Every week in the Southwestern Athletic Conference is a defensive challenge … for any team.

Every week in the Southwestern Athletic Conference is a defensive challenge … for any team.

The league leader in scoring defense, Alabama A&M, has allowed 22.5 points per game. Arkansas-Pine Bluff? It ranks dead last at 39.2.

Then, there’s the total defensive performance. Alabama A&M leads that category, too, yielding 321 total yards per game, including 120.1 rushing. UAPB has given up 462.1 total yards a game for eighth place.

So, the Golden Lions might have felt lucky to come away with a 45-42 win over Grambling State this past Saturday after allowing the Tigers 428 total yards.

"A win is a win, and we’re very glad to have the win," coach Monte Coleman said after the game.

Oh, by the way …

"We didn’t play very well on defense," he said. "Forty-two points? That’s way too many points."

It was a comment that came out the blue, just after Coleman had praised his team for pulling out a win.

But the underlying problem isn’t something that happened overnight. It’s well documented that the Lions have gone to battle with a young defense that’s been hit with injuries and player ineligibilities since preseason camp.

But Saturday, they overcame a little more adversity in withstanding Grambling’s attack. Senior linebacker Jer-ryan Harris, who led the Football Championship Subdivision in tackles per game through the Oct. 26 Mississippi Valley State game, went without a single stop against the Tigers. He left the game in the first quarter with what Coleman called a shin contusion, and his status is day-by-day for this Saturday’s game at Alabama A&M.

Harris is now tied for six nationally with Robert Morris’ Mike Cook at 10.8 tackles per game.

"Having Harris in there is definitely to our advantage," Coleman said Tuesday. "He’s a ball hawk. Some of the yards we gave up, he might have been able to make stops on. He’s certainly one we look to as a leader."

Fellow senior Xavier Lofton did make a game-high 14 tackles for UAPB, including a sack and two tackles for losses. Sophomore Antonio Jenkins, who also led the nation earlier in the season, had nine tackles.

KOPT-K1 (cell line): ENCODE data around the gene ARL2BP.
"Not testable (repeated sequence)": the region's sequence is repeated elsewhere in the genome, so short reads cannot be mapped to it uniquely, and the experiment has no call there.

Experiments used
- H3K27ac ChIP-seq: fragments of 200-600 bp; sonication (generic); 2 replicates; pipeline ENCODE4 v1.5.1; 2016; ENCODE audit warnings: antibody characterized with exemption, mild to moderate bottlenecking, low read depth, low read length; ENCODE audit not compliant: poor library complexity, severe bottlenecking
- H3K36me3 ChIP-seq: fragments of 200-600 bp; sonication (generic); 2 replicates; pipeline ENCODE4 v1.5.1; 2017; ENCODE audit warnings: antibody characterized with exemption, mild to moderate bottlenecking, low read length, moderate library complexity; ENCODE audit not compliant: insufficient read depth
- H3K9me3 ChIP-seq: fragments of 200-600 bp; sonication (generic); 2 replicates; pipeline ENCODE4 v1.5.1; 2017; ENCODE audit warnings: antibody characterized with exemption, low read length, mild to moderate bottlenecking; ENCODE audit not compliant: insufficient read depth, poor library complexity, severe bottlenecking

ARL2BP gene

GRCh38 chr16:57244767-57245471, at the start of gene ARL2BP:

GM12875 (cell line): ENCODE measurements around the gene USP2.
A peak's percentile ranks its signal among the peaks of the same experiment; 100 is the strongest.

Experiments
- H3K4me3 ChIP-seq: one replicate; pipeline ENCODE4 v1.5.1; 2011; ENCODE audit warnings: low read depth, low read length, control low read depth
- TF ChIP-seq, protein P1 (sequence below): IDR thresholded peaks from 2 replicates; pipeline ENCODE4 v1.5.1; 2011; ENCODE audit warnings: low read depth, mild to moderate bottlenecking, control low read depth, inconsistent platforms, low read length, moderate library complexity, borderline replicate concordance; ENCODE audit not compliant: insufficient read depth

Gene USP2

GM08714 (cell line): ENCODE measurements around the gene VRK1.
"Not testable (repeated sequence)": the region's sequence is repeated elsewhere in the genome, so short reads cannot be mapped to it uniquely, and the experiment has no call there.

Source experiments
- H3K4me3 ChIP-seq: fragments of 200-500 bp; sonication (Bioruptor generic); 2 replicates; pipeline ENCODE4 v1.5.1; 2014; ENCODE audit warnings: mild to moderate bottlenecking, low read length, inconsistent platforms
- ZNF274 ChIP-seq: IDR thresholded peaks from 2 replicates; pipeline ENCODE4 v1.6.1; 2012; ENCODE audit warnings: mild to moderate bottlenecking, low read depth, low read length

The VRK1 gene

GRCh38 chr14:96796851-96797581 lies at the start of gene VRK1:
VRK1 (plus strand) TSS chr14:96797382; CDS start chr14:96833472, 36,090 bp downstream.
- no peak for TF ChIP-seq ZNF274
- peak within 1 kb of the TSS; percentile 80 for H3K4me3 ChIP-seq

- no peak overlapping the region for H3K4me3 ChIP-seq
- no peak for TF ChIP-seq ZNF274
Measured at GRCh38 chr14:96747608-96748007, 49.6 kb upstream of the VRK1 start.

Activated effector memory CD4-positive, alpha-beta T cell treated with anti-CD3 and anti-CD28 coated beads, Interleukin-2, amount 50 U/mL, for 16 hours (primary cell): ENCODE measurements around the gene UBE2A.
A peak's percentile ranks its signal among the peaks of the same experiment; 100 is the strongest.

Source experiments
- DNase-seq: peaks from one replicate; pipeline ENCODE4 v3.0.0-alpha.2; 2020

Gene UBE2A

Grambling State set an early tempo and scored twice within the first 10 minutes Saturday. All but one of the Tigers’ scoring drives went 59 yards or longer.

The only drive that was shorter was set up by Tyree Hollins’ 33-yard return of a halfback pass interception to the UAPB 25. The Tigers then scored in five plays to take a 25-21 lead late in the first half.

Coleman, who has coordinated UAPB’s defense the past three seasons, is aware Grambling had plenty to do with the Lions’ defensive woes. Quarterback Johnathan Williams led the Tigers in rushing (86 yards on 13 carries) and completed 14 of 18 passes for 275 yards, with a long of 52 yards on one pass.

"I thought they had a great gameplan," Coleman said of the Tigers. "The quarterback played very well. They’ve got a big bruiser of a running back (referring to Jestin Kelly, who had 30 yards on 10 carries and a touchdown). He ran the ball very well. So Grambling had a lot to do with it."

Not all of the Tigers’ points came on offense. Dwight Amphy blocked a kick and returned it 85 yards for a touchdown that broke a 24-all tie in the third quarter.

From there, UAPB’s defense did rise to the occasion, holding Grambling to a field goal over the next 18 minutes.

During that span, UAPB came up with a key fourth-quarter stop. Williams was held to 4 yards on two carries and threw an incomplete pass as Grambling was forced three-and-out with 5:07 remaining. UAPB scored an insurance touchdown on its next drive.

The stop protected UAPB’s first fourth-quarter comeback of the season. But Coleman’s trying to keep offenses in check for the entire game.

Statistically, the Lions have struggled doing that.

"We’ll do some soul searching on defense," Coleman said. "We’ve got to play better. We’re playing with more young guys on defense, in the secondary more so, than in the offense. It’s discouraging to me as a head coach and defensive coach to give up long touchdown passes or long passes for field goals or touchdowns throughout the game. We’ve got to play better on defense, and especially on special teams."

UAPB (2-7) at Alabama A&M (3-7)

• When: 1 p.m. Saturday

• Where: Louis Crews Stadium, Huntsville, Ala.

• Radio: KUAP-FM 89.7

• SWAC records: UAPB 2-5; Alabama A&M 3-5

• Series: Alabama A&M leads 14-5; last meeting Alabama A&M 14, UAPB 10, at Pine Bluff, on Sept. 8, 2012